- Around 42% of Gen Z workers are afraid to tell managers that they use AI to help complete tasks.
- A new UK survey found over a third of workers of all ages are not telling managers about AI use.
- This is partly because companies are falling behind on creating a clear cut strategy for AI use.
Gen Z workers are hopping onto the AI hype and using the technology to help them out with tasks in the workplace but don’t feel comfortable sharing this with managers, new research found.
The research, commissioned by Advertising Week Europe and carried out by Cint, surveyed 1,000 people in the UK between the ages of 16 to 79 from May 2 to May 4, 2023. It found that over a third of employees of all ages were afraid to tell their manager they were using AI at work.
The fear was more tangible for younger generations with 42% of Gen Z and 40% of millennials feeling this way.
This fear can partly be attributed to UK companies not having a clear-cut approach for using AI. Two-thirds of those firms don’t have a policy on AI, leaving employees in the dark about whether they can use it, the survey said.
Meanwhile, just 69% of workers with over 15 years of experience at work haven’t used AI tech before, compared to 62% of those with less than 15 years of experience who have used AI.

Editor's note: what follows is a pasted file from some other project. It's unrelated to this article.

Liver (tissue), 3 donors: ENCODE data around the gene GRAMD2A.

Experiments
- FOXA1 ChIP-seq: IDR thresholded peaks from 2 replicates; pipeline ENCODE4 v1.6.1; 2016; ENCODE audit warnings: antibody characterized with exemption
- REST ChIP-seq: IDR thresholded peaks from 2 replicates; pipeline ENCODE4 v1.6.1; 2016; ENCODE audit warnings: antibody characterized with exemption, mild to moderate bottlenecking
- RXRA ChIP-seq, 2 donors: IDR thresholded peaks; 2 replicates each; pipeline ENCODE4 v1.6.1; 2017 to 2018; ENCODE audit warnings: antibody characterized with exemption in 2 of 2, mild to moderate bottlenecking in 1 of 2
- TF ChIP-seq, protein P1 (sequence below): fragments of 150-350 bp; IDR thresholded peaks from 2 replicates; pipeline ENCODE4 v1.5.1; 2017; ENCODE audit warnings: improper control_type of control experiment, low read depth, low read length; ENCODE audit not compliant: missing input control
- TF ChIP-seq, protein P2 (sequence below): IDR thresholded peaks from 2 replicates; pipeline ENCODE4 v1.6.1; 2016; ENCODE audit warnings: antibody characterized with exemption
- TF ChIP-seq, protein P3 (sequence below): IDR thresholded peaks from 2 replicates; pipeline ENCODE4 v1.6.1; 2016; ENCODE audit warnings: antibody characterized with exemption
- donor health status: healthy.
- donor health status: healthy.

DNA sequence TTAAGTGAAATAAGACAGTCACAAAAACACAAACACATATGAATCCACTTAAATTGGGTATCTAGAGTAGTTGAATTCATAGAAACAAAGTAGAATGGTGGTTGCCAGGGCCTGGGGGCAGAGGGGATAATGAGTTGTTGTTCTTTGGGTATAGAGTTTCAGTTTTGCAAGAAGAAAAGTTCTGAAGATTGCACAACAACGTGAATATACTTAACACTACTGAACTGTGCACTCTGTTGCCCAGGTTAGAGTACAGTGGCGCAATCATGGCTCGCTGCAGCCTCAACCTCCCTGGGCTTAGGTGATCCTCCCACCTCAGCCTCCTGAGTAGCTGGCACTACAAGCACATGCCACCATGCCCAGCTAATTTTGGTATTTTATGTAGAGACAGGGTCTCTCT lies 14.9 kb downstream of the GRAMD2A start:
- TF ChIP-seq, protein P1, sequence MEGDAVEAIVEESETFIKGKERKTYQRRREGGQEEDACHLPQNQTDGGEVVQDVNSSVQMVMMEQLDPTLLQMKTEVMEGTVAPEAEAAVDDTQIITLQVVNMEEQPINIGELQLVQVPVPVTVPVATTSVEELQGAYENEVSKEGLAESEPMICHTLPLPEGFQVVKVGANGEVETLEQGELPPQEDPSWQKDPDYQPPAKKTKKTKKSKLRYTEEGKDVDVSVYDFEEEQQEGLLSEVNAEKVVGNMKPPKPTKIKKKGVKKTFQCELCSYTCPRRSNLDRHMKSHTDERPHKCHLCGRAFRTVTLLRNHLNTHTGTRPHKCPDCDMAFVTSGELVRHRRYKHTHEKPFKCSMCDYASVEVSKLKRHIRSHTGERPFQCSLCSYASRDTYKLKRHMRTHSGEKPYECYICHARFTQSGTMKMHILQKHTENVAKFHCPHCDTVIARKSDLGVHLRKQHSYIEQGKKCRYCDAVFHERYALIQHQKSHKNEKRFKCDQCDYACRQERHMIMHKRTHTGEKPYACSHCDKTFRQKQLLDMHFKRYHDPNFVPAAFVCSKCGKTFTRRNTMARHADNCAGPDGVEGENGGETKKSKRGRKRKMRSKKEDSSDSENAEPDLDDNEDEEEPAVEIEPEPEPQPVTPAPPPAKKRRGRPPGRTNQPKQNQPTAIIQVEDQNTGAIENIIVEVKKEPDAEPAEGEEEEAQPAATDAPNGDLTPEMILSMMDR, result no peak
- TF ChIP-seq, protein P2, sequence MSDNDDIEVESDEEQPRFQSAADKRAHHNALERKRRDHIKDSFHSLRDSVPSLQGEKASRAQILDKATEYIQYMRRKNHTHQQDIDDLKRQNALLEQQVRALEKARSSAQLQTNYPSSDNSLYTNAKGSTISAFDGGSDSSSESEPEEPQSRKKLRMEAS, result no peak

Tech and finance employers are more likely to have implemented AI at work and are also more supportive in regards to guiding employees. Industries like medicine, education, retail, and hospitality are not as up-to-speed on the topic.
Advertising Week Europe’s global president Ruth Mortimer told Insider in a statement: “In an uncertain economy, where people already have a fear over losing their jobs, it can feel daunting to ask if you can use AI to complete your tasks.
“Whilst it can be hugely additive, often artificial intelligence has come with an association that it is likely to remove human jobs – rather than enhance them – so it can feel to workers that they may be talking themselves out of a role if they ask to use AI.”
Mortimer added: “Managers need to show their teams that they understand AI and that they appreciate the opportunities and challenges that can come with it. They need to create an open atmosphere where they can encourage their employees to have conversations with them in this fast-changing space otherwise certain companies might be left behind.”
Since OpenAI’s ChatGPT was launched in November, workers including lawyers, engineers, teachers, and realtors have been utilizing the chatbot to speed up certain tasks including writing emails, social media content, property listings, and more.
One worker told Vice that ChatGPT completes about 80% of his job which allowed him to take on a second job at the same time.